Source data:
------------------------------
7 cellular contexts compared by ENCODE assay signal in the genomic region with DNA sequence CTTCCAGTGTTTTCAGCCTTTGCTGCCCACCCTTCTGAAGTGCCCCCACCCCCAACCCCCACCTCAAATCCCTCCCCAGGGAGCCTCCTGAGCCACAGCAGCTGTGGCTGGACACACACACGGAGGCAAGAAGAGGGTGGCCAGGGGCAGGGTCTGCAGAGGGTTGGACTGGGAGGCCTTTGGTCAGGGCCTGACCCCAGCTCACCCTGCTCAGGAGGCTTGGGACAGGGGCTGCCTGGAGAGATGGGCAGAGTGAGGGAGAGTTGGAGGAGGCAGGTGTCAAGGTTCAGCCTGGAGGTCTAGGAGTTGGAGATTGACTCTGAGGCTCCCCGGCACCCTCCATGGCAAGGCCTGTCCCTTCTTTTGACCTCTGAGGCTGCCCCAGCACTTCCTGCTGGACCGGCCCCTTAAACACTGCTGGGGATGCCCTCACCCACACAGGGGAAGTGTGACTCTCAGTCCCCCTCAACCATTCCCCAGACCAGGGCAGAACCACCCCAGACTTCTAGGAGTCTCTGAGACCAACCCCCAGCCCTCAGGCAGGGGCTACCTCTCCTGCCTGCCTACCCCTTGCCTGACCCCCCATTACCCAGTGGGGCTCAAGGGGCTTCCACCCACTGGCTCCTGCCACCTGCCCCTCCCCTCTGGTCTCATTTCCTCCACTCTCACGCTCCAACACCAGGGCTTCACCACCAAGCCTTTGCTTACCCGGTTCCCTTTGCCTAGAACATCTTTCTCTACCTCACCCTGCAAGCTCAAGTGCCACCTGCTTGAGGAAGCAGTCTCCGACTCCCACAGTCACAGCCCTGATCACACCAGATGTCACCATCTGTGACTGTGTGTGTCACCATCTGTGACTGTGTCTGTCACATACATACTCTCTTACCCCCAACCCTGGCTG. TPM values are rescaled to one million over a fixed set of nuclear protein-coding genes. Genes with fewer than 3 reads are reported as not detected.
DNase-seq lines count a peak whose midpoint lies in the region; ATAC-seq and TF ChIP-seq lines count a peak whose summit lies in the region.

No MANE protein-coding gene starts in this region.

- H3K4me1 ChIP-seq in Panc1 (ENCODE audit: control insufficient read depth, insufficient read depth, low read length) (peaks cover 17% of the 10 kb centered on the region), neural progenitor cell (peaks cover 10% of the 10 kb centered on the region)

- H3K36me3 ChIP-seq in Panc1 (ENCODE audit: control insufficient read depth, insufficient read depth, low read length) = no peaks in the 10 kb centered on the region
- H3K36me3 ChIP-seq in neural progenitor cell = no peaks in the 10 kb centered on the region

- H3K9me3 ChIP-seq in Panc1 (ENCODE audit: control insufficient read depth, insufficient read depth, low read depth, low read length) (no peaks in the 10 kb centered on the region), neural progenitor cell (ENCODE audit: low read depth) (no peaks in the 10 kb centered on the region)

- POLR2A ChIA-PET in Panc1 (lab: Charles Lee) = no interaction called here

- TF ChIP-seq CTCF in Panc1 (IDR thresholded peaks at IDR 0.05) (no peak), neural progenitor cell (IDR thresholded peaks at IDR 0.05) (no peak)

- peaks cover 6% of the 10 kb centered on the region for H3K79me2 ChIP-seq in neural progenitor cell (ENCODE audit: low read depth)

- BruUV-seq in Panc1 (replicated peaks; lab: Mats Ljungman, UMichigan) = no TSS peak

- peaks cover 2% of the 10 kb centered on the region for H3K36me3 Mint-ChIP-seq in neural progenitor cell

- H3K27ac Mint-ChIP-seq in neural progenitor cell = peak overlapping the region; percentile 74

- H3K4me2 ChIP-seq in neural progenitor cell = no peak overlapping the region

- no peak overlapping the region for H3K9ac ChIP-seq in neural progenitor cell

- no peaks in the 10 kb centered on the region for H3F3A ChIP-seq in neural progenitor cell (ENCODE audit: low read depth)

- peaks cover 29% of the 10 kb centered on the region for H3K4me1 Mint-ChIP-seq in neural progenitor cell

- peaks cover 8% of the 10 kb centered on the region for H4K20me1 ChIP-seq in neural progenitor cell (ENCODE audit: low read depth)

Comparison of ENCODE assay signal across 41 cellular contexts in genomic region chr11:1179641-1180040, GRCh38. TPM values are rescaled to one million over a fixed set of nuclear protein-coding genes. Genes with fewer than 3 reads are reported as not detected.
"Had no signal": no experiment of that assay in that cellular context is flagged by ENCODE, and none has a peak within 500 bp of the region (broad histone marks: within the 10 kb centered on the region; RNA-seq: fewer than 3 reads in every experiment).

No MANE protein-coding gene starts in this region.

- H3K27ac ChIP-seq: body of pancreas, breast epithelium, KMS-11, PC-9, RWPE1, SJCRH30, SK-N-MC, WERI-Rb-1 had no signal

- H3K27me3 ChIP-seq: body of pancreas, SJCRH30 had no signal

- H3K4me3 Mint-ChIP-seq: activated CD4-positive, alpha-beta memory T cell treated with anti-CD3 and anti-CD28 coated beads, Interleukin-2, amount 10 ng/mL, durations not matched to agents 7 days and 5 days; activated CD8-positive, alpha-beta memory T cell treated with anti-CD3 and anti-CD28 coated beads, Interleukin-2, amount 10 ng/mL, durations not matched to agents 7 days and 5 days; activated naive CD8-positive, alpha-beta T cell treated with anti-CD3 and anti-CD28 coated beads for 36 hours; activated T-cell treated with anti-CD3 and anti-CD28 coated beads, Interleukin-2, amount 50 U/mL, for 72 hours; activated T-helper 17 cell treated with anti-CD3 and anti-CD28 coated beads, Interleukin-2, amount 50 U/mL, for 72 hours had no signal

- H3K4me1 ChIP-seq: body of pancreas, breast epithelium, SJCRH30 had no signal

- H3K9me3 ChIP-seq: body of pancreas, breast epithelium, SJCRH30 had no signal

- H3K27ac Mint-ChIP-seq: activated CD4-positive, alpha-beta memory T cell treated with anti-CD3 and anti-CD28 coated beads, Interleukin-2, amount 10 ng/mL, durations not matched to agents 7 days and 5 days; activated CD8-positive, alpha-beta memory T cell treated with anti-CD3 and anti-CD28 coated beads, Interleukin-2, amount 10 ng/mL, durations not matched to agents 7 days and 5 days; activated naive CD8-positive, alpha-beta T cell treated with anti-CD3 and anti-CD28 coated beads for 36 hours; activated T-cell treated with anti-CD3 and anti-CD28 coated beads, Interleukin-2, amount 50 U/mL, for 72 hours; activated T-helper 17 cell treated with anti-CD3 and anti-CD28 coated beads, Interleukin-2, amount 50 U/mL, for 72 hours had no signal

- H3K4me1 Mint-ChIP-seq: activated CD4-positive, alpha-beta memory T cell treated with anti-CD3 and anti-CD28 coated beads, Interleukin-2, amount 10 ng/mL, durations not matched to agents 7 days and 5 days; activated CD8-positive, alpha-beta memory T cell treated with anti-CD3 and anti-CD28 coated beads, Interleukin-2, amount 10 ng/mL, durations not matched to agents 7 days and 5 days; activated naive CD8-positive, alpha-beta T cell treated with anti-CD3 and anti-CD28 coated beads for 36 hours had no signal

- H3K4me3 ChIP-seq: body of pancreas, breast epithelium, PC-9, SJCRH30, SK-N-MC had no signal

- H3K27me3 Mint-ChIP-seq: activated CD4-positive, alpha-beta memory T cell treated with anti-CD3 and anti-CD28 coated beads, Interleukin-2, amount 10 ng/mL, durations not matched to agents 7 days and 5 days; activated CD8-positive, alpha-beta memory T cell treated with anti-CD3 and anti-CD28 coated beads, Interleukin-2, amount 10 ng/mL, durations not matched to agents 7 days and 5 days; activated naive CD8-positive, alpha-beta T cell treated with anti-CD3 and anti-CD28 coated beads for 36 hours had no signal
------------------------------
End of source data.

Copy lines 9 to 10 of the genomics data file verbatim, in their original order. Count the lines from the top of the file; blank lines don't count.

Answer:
- TF ChIP-seq CTCF in Panc1 (IDR thresholded peaks at IDR 0.05) (no peak), neural progenitor cell (IDR thresholded peaks at IDR 0.05) (no peak)

- peaks cover 6% of the 10 kb centered on the region for H3K79me2 ChIP-seq in neural progenitor cell (ENCODE audit: low read depth)